Fernandez, Denise; Fara, Michael G; Biary, Rana; Hoffman, Robert S; Vassallo, Susi; Balcer, Laura; Torres, Daniel
PMID: 28871069
ISSN: 1526-632x
CID: 2687762

Analytically confirmed severe albenzadole overdose presenting with alopecia and pancytopenia [Meeting Abstract]

Riggan, Morgan; Raco, Veronica; Vassallo, Susi U; Perreault, Gabriel; Wen, Anita; Gerona, Roy; Hoffman, Robert S
ISI:000406384000116
ISSN: 1556-9519
CID: 2666912

Letter in response to: "Stimulant-induced hyperthermia and ice-water submersion: practical considerations", by John R. Richards et al., DOI -10.3109/15563650.2015.1104536 [Letter]

Laskowski, Larissa K; Landry, Adaira; Vassallo, Susi U; Hoffman, Robert S
PMID: 26574142
ISSN: 1556-9519
CID: 1848462

Ice water submersion for rapid cooling in severe drug-induced hyperthermia

Laskowski, Larissa K; Landry, Adaira; Vassallo, Susi U; Hoffman, Robert S
Abstract Context. The optimal method of cooling hyperthermic patients is controversial. Although controlled data support ice water submersion, many authorities recommend a mist and fan technique. We report two patients with drug-induced hyperthermia, to demonstrate the rapid cooling rates of ice water submersion. Case details. Case 1. A 27-year-old man presented with a sympathomimetic toxic syndrome and a core temperature of 41.4 degrees C after ingesting 4-fluoroamphetamine. He was submerged in ice water and his core temperature fell to 38 degrees C within 18 minutes (a mean cooling rate of 0.18 degrees C/min). His vital signs stabilized, his mental status improved and he left on hospital day 2. Case 2. A 32-year-old man with a sympathomimetic toxic syndrome after cocaine use was transported in a body bag and arrived with a core temperature of 44.4 degrees C. He was intubated, sedated with IV benzodiazepines, and submerged in ice water. After 20 mins his temperature fell to 38.8 degrees C (a cooling rate of 0.28 degrees C/min). He was extubated the following day, and discharged on day 10. Discussion. In these two cases, cooling rates exceeded those reported for mist and fan technique. Since the priority in hyperthermia is rapid cooling, clinical data need to be collected to reaffirm the optimal approach.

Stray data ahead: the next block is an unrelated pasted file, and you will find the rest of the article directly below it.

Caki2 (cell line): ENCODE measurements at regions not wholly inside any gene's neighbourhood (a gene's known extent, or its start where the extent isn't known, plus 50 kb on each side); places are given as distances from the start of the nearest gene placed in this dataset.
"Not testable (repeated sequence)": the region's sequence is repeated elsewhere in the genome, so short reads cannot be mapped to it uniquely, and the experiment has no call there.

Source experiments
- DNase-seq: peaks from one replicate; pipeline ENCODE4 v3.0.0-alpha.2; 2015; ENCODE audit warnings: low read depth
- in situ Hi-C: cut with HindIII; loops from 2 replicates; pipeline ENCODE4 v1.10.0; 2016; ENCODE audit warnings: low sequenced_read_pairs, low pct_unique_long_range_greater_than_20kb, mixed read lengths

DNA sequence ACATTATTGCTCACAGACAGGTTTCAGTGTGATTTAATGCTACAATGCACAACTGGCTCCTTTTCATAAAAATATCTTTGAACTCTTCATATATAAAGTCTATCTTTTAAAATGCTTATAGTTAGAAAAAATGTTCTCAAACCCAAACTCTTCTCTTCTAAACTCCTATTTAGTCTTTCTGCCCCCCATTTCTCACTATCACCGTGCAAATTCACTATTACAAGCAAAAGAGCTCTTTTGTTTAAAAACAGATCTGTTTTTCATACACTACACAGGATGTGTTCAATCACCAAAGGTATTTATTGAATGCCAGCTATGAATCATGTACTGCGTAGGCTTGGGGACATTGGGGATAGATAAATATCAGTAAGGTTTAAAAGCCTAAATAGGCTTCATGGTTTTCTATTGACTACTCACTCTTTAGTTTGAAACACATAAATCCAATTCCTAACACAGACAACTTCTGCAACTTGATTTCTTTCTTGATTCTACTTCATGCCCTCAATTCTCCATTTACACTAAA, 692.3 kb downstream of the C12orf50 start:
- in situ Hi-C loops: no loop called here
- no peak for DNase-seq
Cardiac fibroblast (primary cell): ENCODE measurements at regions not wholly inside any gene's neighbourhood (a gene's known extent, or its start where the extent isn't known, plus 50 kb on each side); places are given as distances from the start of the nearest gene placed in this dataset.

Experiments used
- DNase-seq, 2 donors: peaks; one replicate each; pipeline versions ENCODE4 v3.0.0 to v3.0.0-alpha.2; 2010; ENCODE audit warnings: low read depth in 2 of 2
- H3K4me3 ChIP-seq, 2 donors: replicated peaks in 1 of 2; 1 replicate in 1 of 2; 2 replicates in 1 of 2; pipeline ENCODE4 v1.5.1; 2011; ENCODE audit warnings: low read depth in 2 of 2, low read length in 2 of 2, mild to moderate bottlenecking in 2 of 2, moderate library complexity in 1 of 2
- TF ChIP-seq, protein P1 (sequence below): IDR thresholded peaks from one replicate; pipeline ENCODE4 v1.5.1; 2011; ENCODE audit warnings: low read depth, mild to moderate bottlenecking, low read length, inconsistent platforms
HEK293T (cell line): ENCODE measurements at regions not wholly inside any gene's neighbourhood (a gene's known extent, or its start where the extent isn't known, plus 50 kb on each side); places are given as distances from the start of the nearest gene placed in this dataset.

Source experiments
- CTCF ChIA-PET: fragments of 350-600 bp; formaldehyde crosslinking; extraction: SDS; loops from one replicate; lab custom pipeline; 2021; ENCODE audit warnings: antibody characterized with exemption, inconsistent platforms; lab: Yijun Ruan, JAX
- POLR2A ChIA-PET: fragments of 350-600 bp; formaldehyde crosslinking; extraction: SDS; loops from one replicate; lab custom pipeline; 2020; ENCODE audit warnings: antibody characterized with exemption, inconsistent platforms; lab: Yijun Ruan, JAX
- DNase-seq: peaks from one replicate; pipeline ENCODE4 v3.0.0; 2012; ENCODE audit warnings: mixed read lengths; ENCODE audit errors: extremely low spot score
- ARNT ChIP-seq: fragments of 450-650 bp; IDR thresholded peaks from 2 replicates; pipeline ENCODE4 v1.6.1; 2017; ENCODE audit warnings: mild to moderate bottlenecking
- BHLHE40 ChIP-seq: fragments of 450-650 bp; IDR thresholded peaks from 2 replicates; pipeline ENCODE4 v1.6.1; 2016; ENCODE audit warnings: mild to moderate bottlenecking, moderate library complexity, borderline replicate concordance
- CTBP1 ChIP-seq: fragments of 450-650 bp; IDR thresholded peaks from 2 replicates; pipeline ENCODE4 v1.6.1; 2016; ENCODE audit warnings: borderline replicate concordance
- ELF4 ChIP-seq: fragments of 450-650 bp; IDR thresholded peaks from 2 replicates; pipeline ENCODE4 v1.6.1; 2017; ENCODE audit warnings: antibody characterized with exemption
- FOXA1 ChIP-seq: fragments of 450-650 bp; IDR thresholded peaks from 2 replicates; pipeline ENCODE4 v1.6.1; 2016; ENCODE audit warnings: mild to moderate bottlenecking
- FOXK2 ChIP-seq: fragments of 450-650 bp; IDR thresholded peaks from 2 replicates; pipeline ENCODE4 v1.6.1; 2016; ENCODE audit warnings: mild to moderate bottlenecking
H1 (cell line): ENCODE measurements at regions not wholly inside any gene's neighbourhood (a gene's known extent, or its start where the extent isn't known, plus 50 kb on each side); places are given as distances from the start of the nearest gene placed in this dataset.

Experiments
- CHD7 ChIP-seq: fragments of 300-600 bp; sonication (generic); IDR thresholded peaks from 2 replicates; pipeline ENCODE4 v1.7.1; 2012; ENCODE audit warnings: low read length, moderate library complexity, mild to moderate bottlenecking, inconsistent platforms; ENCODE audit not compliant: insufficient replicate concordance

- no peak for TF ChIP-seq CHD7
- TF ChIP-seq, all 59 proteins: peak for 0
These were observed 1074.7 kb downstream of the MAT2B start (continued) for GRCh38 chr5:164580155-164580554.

PMCID:4684641
PMID: 25695144
ISSN: 1556-3650
CID: 1474652

Thermoregulatory principles

Chapter by: Vassallo, Susi U; Delaney, Kathleen A
in: Goldfrank's toxicologic emergencies by Hoffman, Robert S; Howland, Mary Ann; Lewin, Neal A; Nelson, Lewis; Goldfrank, Lewis R; Flomenbaum, Neal [Eds]
New York : McGraw-Hill Education, [2015]
pp. ?-?
ISBN: 0071801847
CID: 2505712

A case series of cationic detergent ingestions in a large correctional facility [Meeting Abstract]

Connors, Nicholas J.; Shawn, Lauren K.; Vassallo, Susi U.; Mercurio-Zappala, Maria; Nelson, Lewis S.; Hoffman, Robert S.; Smith, Silas W.
ISI:000322204400082
ISSN: 1556-3650
CID: 509202

Stress Cardiomyopathy Induced by Acute Cocaine Toxicity [Meeting Abstract]

Chen, B. C.; Vassallo, S. U.; Nelson, L. S.; Hoffman, R. S.; Smith, S. W.
ISI:000302024600360
ISSN: 1556-3650
CID: 164382